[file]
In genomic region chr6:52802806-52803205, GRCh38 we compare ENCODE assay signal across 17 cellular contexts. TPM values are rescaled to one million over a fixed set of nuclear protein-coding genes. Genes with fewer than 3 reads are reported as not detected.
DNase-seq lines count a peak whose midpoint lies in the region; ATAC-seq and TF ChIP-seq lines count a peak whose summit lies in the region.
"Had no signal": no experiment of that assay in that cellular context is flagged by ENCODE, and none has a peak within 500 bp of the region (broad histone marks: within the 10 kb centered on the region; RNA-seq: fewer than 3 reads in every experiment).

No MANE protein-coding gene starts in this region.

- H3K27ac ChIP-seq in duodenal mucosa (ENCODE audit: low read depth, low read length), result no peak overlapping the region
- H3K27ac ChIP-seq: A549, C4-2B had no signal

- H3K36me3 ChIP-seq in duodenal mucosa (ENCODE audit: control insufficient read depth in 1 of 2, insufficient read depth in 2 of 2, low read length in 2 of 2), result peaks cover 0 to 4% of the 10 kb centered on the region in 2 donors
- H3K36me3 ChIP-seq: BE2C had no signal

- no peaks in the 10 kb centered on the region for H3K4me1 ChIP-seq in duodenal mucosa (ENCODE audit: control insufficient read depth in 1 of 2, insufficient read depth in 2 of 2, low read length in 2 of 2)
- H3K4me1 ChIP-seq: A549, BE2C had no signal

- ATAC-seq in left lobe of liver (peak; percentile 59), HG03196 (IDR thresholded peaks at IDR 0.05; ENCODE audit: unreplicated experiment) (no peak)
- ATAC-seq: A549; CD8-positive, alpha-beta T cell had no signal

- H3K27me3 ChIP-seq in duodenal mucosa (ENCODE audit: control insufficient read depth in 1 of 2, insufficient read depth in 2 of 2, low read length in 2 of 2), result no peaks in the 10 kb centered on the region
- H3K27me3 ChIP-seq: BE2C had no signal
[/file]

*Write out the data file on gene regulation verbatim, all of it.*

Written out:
In genomic region chr6:52802806-52803205, GRCh38 we compare ENCODE assay signal across 17 cellular contexts. TPM values are rescaled to one million over a fixed set of nuclear protein-coding genes. Genes with fewer than 3 reads are reported as not detected.
DNase-seq lines count a peak whose midpoint lies in the region; ATAC-seq and TF ChIP-seq lines count a peak whose summit lies in the region.
"Had no signal": no experiment of that assay in that cellular context is flagged by ENCODE, and none has a peak within 500 bp of the region (broad histone marks: within the 10 kb centered on the region; RNA-seq: fewer than 3 reads in every experiment).

No MANE protein-coding gene starts in this region.

- H3K27ac ChIP-seq in duodenal mucosa (ENCODE audit: low read depth, low read length), result no peak overlapping the region
- H3K27ac ChIP-seq: A549, C4-2B had no signal

- H3K36me3 ChIP-seq in duodenal mucosa (ENCODE audit: control insufficient read depth in 1 of 2, insufficient read depth in 2 of 2, low read length in 2 of 2), result peaks cover 0 to 4% of the 10 kb centered on the region in 2 donors
- H3K36me3 ChIP-seq: BE2C had no signal

- no peaks in the 10 kb centered on the region for H3K4me1 ChIP-seq in duodenal mucosa (ENCODE audit: control insufficient read depth in 1 of 2, insufficient read depth in 2 of 2, low read length in 2 of 2)
- H3K4me1 ChIP-seq: A549, BE2C had no signal

- ATAC-seq in left lobe of liver (peak; percentile 59), HG03196 (IDR thresholded peaks at IDR 0.05; ENCODE audit: unreplicated experiment) (no peak)
- ATAC-seq: A549; CD8-positive, alpha-beta T cell had no signal

- H3K27me3 ChIP-seq in duodenal mucosa (ENCODE audit: control insufficient read depth in 1 of 2, insufficient read depth in 2 of 2, low read length in 2 of 2), result no peaks in the 10 kb centered on the region
- H3K27me3 ChIP-seq: BE2C had no signal